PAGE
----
I remember our annual holiday in the 80’s when we would head up to Cavan for a couple of weeks and fish the hundreds of waters which then and some even now never see another angler. Sometimes we would hit the jackpot and catch some plump wild tench or big bags of bream; sometimes we were not so fortunate. However the memories were always fond and gave me lifelong love for the sport and a desire to spend as much time on the bank as possible.
Since those earlier years I have been lucky enough to fish truly beautiful waters all over the country and have learnt invaluable angling techniques from some of the great anglers I have had the fortune to fish with. I am by no means an expert in any sector of angling, more a jack of all trades. However I do think what I have learned over the years has given me a valuable insight to the areas of angling I tend to concentrate on these days. But show me an angler who knows everything and you will be showing me someone who has possibly lost the passion for angling.
Looking back on last year, my angling conquests were very limited. My fiancé and I were lucky to give birth to a beautiful little girl, who will know doubt be joining me on my fishing trips in the years to come. The time constraints of having a new born along with going back to college to study fisheries management left me with little time on the bank. So any angling time was utilised and had to be planned to a tee.
My pike fishing never really took off for some reason although I was concentrating on a rock hard lough of massive proportions. It seemed that the other few anglers that had been on the lake had been having it just as tough, so I didn’t count myself as too unlucky. There are not many better places in this land to spend a crisp winter day blanking, and every day out on this great sheet of water is a learning curve for future sessions.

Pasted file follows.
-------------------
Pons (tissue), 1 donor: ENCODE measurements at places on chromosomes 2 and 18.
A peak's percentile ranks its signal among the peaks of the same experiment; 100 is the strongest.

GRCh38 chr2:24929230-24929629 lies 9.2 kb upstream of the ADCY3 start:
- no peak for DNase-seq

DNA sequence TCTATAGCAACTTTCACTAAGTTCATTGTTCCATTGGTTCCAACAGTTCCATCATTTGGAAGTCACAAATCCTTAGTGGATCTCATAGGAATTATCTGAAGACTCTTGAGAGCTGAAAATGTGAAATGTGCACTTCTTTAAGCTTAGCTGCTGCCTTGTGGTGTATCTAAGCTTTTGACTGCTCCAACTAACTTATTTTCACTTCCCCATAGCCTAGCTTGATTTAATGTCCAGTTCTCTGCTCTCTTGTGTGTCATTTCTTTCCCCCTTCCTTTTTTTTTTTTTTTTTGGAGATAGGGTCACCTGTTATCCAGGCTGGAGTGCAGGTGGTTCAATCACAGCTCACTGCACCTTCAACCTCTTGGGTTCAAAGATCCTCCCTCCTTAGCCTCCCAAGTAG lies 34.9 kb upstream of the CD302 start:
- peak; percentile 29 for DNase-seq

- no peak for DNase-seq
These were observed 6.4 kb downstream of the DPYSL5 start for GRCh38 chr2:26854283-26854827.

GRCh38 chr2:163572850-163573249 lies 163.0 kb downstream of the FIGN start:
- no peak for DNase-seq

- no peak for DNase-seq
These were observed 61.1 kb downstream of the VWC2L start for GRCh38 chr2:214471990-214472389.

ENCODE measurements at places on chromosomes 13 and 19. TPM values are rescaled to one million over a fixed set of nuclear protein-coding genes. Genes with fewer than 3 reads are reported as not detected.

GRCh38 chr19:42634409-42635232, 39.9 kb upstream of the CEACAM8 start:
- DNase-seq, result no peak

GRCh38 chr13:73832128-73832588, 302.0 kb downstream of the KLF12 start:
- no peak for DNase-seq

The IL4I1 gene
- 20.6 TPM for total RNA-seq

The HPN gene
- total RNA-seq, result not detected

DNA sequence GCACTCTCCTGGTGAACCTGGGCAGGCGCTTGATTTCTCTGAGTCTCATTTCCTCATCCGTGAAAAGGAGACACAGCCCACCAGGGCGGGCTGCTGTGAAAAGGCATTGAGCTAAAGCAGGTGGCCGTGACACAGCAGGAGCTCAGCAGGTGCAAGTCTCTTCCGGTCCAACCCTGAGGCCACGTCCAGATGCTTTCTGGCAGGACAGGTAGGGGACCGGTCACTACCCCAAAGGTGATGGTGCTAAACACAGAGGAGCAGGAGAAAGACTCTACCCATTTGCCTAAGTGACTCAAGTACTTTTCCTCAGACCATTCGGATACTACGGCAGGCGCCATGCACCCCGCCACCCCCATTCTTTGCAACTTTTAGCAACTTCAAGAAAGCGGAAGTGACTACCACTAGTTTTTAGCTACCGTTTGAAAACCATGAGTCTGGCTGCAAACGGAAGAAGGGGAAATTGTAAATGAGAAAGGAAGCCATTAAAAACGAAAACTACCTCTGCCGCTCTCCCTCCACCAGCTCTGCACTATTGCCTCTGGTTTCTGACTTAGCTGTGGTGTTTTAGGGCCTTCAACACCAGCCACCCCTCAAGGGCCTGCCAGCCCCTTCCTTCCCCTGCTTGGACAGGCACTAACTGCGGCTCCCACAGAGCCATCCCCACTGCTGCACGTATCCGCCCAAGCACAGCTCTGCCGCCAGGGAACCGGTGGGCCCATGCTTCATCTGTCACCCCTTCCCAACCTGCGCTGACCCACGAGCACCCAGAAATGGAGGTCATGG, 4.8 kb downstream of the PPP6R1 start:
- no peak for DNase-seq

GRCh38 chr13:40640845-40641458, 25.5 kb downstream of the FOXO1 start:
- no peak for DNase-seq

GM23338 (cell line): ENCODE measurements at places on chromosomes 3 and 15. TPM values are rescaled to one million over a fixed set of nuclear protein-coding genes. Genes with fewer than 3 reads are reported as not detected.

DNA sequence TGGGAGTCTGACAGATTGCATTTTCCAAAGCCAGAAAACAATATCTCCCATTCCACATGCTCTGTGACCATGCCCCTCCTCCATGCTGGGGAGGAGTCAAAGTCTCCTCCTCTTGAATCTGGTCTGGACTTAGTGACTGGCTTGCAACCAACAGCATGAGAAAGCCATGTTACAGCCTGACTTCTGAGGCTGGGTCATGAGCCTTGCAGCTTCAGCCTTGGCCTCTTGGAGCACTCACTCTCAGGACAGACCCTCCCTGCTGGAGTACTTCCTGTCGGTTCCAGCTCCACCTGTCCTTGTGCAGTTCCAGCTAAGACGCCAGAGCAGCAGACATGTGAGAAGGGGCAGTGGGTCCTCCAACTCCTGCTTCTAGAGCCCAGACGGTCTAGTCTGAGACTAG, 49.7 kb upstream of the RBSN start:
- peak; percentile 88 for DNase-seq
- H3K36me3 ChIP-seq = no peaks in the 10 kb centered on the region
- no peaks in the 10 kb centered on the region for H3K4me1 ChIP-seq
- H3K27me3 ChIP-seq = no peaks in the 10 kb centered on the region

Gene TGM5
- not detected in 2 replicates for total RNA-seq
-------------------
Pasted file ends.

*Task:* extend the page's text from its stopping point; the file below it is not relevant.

A couple of days on some local small waters redeemed my faith in the species and although I didn’t break the 20lb barrier, I did have a couple of doubles. I also got to witness them close up as they were in the process of spawning, a sight I never tire of. At these times I don’t even bring the rods with me, instead some polaroids, binoculars and a camera and marvel at nature at its best. After catching a pike at the end of March that a few weeks previous would have been as full as a bingo bus, but had now obviously been through the rigours of spawning and was as empty as a pub on Good Friday,I thought I’d better leave them to recover and set my sights on my summer quarry.
Tench, one of my favourite summer species, are not so abundant in Sligo where I have been living for the past few years, or so I thought, but I will get into that in another article. However there are a couple of lakes close to me that are worth having a bash and usually come up trumps for a few fish, even if they are not of record proportions.
As usual I started out for them a little early, but getting those misty mornings in and seeing nature waking up gives me a new lease of life and I know they are not to far away. In the coming weeks I did have some cracking morning sessions bagging up to 15 fish in a short sitting, and it is always nice to get a bend in the rod. But after the initial few sessions of bagging up on the smaller ones, my mind as always kept racing, and thoughts of travelling further afield in search of some bigger specimens was the only thing going through my mind.